The Conservative government has stated that such restrictions on the breaking of digital locks are in line with world standards however as Professor of Law Michael Geist rightly points out “the Canadian digital lock rules are more restrictive than those required by international law, more restrictive than those found in many other countries” most of the countries which have implemented similar laws relating to digital locks have differentiated between the legality of breaking the locks for personal use, and the prohibition of the breaking of the locks for the purpose of sharing these files non-personal use; such as online piracy, the selling of bootleg copies, and etc. Bill C-11 does not in its current form make a distinction between breaking the lock for personal use or for the intention to counterfeit.

It should not be against the law to break a digital lock on something you have legally purchased as long as it is for your own personal use and is not done with the intention to counterfeit. To make such an action illegal is to punish the consumer.

Unfortunately given the current make-up of Parliament, the Conservative government is going to get its way in passing this legislation unless we stand up against bill C-11 with the opposition parties in Ottawa. Canadians need to stand up and not let the government take away their right to use the goods we have legally purchased to our own discretion! Whether that be through writing your MP, speaking up against the bill when it reaches the committee stage in either the House of Commons or the Senate, or taking part in peaceful protest. If enough Canadians get involved, we can send a clear message to Prime Minister and the Conservative Government, because this could very well be just the tip of the iceberg.

Born and raised in Cornwall Ontario, Stéphane is a social activist and political science student at the University of Ottawa who is avidly passionate about politics, policy-making, as well as getting youth involved in the democratic process.
Stéphane also loves to observe and explore his surroundings, take part in rational discussion, learn new things, write, and meet new people.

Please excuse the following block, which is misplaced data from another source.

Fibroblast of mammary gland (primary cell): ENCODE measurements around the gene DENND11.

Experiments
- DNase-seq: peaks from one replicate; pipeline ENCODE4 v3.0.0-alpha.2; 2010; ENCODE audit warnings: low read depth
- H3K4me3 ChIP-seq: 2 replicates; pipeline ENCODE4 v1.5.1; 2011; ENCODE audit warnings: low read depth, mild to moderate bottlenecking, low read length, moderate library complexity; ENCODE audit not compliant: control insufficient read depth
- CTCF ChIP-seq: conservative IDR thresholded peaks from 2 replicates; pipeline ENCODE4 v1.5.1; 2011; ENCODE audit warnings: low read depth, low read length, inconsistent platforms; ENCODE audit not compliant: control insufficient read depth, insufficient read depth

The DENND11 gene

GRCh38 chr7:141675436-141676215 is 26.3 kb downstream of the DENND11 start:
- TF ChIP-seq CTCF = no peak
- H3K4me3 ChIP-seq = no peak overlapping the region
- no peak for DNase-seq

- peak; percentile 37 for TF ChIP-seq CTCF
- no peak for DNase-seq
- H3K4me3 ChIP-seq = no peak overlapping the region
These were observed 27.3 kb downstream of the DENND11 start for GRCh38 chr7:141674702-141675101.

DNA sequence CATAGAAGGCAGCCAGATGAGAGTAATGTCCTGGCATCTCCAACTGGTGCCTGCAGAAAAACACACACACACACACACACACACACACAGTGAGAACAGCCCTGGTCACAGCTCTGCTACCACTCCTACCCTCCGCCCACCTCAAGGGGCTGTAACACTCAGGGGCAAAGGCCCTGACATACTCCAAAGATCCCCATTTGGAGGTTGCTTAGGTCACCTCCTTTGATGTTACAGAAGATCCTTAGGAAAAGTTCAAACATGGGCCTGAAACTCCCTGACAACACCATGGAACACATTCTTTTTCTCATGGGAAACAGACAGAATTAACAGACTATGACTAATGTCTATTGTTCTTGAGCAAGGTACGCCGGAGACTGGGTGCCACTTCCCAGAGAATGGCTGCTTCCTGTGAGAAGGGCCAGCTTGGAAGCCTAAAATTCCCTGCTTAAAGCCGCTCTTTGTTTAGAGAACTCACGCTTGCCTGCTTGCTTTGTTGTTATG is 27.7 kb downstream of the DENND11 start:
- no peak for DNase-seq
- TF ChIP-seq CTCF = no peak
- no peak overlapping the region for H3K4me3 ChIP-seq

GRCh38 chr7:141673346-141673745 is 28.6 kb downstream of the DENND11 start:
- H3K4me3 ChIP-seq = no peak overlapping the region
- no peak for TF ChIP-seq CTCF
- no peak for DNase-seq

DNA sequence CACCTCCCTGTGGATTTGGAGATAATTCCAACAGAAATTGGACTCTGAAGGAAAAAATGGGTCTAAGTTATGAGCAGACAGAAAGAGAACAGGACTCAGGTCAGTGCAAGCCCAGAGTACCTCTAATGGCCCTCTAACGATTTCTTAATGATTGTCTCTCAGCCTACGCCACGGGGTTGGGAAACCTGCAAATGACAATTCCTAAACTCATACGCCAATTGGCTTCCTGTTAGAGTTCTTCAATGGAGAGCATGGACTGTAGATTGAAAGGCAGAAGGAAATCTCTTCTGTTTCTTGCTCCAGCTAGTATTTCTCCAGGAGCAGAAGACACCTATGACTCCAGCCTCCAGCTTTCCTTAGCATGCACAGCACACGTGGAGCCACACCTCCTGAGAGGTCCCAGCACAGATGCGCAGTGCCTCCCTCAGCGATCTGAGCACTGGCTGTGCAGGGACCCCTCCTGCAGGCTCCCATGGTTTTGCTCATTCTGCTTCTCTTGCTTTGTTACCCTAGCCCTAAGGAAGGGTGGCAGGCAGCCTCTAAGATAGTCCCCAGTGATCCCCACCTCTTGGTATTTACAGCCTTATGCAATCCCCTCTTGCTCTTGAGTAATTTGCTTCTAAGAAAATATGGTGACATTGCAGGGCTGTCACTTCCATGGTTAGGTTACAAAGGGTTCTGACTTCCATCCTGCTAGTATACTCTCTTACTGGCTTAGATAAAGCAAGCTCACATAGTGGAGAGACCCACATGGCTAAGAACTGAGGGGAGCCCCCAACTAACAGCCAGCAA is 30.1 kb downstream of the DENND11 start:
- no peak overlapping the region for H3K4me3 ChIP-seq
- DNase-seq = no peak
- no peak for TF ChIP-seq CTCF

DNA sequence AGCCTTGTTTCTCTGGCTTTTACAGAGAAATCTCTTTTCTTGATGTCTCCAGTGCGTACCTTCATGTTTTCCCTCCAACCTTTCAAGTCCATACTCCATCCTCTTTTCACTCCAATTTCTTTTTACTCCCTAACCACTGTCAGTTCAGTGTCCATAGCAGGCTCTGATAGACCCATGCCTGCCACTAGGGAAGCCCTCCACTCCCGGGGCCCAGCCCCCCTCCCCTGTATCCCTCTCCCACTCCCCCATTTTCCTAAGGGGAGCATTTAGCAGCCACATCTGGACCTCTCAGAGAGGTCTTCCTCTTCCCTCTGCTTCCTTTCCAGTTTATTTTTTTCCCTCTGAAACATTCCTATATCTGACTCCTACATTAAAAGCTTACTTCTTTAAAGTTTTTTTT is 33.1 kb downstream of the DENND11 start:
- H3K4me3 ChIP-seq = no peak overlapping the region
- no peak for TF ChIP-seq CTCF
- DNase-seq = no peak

If you wish to contact or sponsor Mr. Groulx email us at info@cornwallfreenews.com or call our hotline at 613 361 1755

JL Computers

2 Responses to "Point of Order by Stéphane Groulx – Canadian’s right to consume digital content for personal use in jeopardy under bill C-11"

  1. jkjlister   February 1, 2012 at 9:15 AM

    This was a great article! The only comment I have is that people sometimes misunderstand what they purchase when they buy a DVD or CD. They purchase a copy of artistic material with a license to view or listen to it for personal use. If, for example, a restaurant owner liked a particular CD in their collection, and began to play that as background music at their restaurant, it would be a copyright infringement, because it would be used for more than personal use. Same thing if they had a DVD running for their customers to view as they dined.

    Because the music or movie is being used in a commercial establishment, a separate licensing arrangement exists, where royalties and other payments are collected.

    My point here is just to clarify that we never ‘own’ the music or video we purchase, we only own the permission to enjoy the material personally, but not to share it publicly.